A estas alturas, ya no importa la identidad del anónimo delator cuando los Demócratas en la Cámara votarán en forma automática y expedita por el impeachment de Trump, debido a la fuerte presión de su ala progresista Squad (pelotón) encabezada por la representante puertoriqueño-neoyorquina Alexandria Ocasio Cortez.
Kara Swisher, —especialista en tecnología digital— reclama que Twitter, el arma favorita de Trump, cierre la cuenta del presidente, ya que, a su juicio, contraviene los reglamentos digitálicos, específicamente la sección 230 de la Enmienda de la Decencia (sic) de las Comunicaciones, en alusión a la guerra civil de los 'evangelistas sionistas' pregonada por el pastor Robert Jeffress y que retuiteó el presidente: "Trump es muy peligroso para Twitter. El presidente viola en forma flagrante las reglas sociales de la plataforma. Es tiempo de excluirlo".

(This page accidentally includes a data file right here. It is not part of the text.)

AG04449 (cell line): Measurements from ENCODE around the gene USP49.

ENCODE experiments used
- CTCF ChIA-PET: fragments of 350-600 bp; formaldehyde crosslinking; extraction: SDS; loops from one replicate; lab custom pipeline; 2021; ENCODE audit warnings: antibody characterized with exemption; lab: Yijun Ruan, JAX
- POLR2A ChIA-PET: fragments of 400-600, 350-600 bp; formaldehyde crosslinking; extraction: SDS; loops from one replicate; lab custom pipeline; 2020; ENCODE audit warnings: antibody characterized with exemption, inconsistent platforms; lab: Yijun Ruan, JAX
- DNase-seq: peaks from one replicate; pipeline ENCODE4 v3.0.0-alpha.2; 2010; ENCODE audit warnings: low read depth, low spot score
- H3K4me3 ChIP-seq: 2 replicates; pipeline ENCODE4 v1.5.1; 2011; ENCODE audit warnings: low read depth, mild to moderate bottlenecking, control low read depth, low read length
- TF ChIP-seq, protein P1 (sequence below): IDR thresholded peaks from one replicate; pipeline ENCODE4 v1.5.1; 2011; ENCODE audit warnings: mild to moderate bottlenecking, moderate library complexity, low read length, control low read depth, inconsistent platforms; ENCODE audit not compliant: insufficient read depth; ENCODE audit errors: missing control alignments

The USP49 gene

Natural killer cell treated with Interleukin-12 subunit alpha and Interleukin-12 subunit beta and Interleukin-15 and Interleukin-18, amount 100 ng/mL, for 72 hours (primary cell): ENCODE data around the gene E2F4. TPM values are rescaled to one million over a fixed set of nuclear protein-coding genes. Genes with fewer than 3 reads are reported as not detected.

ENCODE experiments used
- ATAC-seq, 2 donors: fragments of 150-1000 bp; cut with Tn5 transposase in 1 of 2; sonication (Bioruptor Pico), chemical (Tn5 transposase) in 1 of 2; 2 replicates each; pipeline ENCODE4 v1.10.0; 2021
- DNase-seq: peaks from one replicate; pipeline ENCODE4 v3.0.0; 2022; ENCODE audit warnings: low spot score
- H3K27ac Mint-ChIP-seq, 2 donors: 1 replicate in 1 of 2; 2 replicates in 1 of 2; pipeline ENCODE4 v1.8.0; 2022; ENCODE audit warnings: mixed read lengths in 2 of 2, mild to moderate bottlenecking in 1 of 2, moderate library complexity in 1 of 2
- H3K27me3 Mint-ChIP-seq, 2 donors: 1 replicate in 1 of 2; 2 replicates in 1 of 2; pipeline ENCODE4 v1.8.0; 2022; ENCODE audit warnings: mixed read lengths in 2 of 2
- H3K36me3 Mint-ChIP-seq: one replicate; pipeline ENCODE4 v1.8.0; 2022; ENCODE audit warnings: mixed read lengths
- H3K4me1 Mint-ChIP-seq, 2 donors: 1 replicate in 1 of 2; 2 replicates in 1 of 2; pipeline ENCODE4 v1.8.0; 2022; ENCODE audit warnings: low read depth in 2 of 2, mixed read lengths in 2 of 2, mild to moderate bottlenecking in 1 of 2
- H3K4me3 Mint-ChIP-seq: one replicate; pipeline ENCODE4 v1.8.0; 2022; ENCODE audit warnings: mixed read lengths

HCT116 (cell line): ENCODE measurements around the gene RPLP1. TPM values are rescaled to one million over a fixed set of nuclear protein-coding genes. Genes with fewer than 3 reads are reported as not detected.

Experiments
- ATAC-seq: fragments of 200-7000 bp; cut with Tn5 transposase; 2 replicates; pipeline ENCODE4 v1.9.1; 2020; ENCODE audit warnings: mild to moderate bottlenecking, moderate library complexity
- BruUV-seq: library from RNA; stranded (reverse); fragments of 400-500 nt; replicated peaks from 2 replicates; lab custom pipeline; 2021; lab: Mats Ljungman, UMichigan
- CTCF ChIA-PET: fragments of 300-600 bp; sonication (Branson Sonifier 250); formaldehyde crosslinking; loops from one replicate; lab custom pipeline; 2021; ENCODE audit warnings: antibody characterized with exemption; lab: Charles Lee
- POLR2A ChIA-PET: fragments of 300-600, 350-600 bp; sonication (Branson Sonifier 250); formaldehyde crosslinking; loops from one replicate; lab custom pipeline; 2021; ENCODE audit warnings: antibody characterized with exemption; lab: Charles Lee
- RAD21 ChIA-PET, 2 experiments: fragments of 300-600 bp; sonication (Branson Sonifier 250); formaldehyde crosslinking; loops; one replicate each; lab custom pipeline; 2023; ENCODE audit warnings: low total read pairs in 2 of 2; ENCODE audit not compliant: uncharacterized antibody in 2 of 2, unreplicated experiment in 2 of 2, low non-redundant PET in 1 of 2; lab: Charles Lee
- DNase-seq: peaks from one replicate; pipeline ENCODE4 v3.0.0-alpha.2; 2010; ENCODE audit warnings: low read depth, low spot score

¿Está el Partido Demócrata controlado por la facción de la CIA del megaespeculador George Soros?
Al parecer un sector de la CIA— Léase: el nepotismo dinástico de los Bush— a través del procurador William Barr 'protege' a Trump.
Se recuerda que los Bush, pese a ser Republicanos, también 'protegieron' a Clinton de su impeachment por el mancillado 'vestido azul' de su becaria favorita Mónica Lewinsky.
Se desprende que los Bush no son muy proclives a los impeachments.